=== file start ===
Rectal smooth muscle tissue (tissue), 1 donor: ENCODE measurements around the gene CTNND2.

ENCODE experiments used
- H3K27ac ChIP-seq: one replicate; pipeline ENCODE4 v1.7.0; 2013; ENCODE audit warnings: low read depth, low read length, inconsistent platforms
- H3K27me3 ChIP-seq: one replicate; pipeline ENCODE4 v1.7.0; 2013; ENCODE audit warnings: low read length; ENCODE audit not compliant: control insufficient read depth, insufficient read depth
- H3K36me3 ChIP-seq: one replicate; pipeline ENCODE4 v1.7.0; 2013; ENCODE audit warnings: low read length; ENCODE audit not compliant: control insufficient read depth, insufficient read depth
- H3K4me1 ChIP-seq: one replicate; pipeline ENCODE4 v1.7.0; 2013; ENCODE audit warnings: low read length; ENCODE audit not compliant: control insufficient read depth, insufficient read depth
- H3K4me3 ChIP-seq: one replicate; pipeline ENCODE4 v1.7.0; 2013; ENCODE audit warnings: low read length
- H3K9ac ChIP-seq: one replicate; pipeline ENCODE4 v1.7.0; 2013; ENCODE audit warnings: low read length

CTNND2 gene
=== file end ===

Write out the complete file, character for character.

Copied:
Rectal smooth muscle tissue (tissue), 1 donor: ENCODE measurements around the gene CTNND2.

ENCODE experiments used
- H3K27ac ChIP-seq: one replicate; pipeline ENCODE4 v1.7.0; 2013; ENCODE audit warnings: low read depth, low read length, inconsistent platforms
- H3K27me3 ChIP-seq: one replicate; pipeline ENCODE4 v1.7.0; 2013; ENCODE audit warnings: low read length; ENCODE audit not compliant: control insufficient read depth, insufficient read depth
- H3K36me3 ChIP-seq: one replicate; pipeline ENCODE4 v1.7.0; 2013; ENCODE audit warnings: low read length; ENCODE audit not compliant: control insufficient read depth, insufficient read depth
- H3K4me1 ChIP-seq: one replicate; pipeline ENCODE4 v1.7.0; 2013; ENCODE audit warnings: low read length; ENCODE audit not compliant: control insufficient read depth, insufficient read depth
- H3K4me3 ChIP-seq: one replicate; pipeline ENCODE4 v1.7.0; 2013; ENCODE audit warnings: low read length
- H3K9ac ChIP-seq: one replicate; pipeline ENCODE4 v1.7.0; 2013; ENCODE audit warnings: low read length

CTNND2 gene